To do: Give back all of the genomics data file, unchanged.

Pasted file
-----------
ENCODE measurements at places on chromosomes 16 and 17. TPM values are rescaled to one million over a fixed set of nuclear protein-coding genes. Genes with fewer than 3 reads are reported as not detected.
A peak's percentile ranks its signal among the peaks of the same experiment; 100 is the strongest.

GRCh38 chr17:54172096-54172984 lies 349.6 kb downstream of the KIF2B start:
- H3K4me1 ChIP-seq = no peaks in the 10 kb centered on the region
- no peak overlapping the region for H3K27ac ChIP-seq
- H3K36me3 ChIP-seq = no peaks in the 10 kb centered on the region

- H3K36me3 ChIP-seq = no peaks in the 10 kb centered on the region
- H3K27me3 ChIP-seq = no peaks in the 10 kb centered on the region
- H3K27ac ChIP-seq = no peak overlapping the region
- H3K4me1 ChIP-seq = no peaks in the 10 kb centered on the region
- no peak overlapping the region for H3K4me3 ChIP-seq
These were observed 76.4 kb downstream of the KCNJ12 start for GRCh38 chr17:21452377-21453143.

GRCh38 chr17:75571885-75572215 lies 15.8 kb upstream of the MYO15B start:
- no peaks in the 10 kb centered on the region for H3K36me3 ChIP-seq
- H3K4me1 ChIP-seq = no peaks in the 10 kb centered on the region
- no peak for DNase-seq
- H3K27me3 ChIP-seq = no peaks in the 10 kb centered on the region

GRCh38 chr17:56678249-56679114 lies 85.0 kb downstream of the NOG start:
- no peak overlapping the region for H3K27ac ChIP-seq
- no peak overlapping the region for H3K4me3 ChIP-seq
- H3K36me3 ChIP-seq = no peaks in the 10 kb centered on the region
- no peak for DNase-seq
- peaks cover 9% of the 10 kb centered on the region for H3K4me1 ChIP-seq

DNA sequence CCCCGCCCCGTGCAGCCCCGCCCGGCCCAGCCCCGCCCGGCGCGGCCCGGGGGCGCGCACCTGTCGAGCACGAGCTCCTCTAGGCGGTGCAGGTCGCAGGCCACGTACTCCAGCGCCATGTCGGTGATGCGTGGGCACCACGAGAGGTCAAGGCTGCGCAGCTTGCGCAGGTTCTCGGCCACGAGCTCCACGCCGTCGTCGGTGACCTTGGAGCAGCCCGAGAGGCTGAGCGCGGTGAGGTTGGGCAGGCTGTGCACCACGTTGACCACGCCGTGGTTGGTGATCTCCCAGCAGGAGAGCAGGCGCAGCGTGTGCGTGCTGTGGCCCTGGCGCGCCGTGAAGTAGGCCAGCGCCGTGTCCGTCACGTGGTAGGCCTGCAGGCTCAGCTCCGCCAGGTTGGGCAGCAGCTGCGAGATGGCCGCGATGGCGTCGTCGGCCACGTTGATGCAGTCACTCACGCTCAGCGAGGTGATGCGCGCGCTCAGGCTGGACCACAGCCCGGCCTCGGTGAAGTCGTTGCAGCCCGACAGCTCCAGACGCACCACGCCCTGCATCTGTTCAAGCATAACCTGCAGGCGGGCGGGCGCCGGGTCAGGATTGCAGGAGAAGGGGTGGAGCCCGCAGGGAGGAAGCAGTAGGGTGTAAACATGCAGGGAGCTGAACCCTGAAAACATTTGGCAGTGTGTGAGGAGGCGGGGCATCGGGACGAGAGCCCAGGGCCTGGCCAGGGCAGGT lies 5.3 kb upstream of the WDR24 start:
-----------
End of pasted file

ENCODE measurements at places on chromosomes 16 and 17. TPM values are rescaled to one million over a fixed set of nuclear protein-coding genes. Genes with fewer than 3 reads are reported as not detected.
A peak's percentile ranks its signal among the peaks of the same experiment; 100 is the strongest.

GRCh38 chr17:54172096-54172984 lies 349.6 kb downstream of the KIF2B start:
- H3K4me1 ChIP-seq = no peaks in the 10 kb centered on the region
- no peak overlapping the region for H3K27ac ChIP-seq
- H3K36me3 ChIP-seq = no peaks in the 10 kb centered on the region

- H3K36me3 ChIP-seq = no peaks in the 10 kb centered on the region
- H3K27me3 ChIP-seq = no peaks in the 10 kb centered on the region
- H3K27ac ChIP-seq = no peak overlapping the region
- H3K4me1 ChIP-seq = no peaks in the 10 kb centered on the region
- no peak overlapping the region for H3K4me3 ChIP-seq
These were observed 76.4 kb downstream of the KCNJ12 start for GRCh38 chr17:21452377-21453143.

GRCh38 chr17:75571885-75572215 lies 15.8 kb upstream of the MYO15B start:
- no peaks in the 10 kb centered on the region for H3K36me3 ChIP-seq
- H3K4me1 ChIP-seq = no peaks in the 10 kb centered on the region
- no peak for DNase-seq
- H3K27me3 ChIP-seq = no peaks in the 10 kb centered on the region

GRCh38 chr17:56678249-56679114 lies 85.0 kb downstream of the NOG start:
- no peak overlapping the region for H3K27ac ChIP-seq
- no peak overlapping the region for H3K4me3 ChIP-seq
- H3K36me3 ChIP-seq = no peaks in the 10 kb centered on the region
- no peak for DNase-seq
- peaks cover 9% of the 10 kb centered on the region for H3K4me1 ChIP-seq

DNA sequence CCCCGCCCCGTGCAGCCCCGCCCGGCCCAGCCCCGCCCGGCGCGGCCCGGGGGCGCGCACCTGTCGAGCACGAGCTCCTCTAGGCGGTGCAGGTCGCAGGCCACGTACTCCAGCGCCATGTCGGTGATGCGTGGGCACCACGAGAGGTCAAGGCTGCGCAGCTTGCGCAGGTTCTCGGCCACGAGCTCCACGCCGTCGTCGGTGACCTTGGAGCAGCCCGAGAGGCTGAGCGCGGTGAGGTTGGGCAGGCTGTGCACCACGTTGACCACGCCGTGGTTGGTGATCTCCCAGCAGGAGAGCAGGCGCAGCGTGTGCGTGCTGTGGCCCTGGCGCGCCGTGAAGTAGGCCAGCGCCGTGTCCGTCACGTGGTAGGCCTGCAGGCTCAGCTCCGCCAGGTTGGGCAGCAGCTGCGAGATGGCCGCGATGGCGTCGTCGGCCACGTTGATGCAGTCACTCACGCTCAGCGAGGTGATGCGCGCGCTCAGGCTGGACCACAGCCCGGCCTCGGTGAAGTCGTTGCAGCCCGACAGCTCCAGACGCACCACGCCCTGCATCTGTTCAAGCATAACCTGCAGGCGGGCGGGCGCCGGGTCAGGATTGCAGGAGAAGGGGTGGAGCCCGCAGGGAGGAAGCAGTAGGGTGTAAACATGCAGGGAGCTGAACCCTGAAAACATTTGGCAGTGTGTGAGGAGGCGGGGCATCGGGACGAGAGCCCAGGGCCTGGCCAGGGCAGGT lies 5.3 kb upstream of the WDR24 start: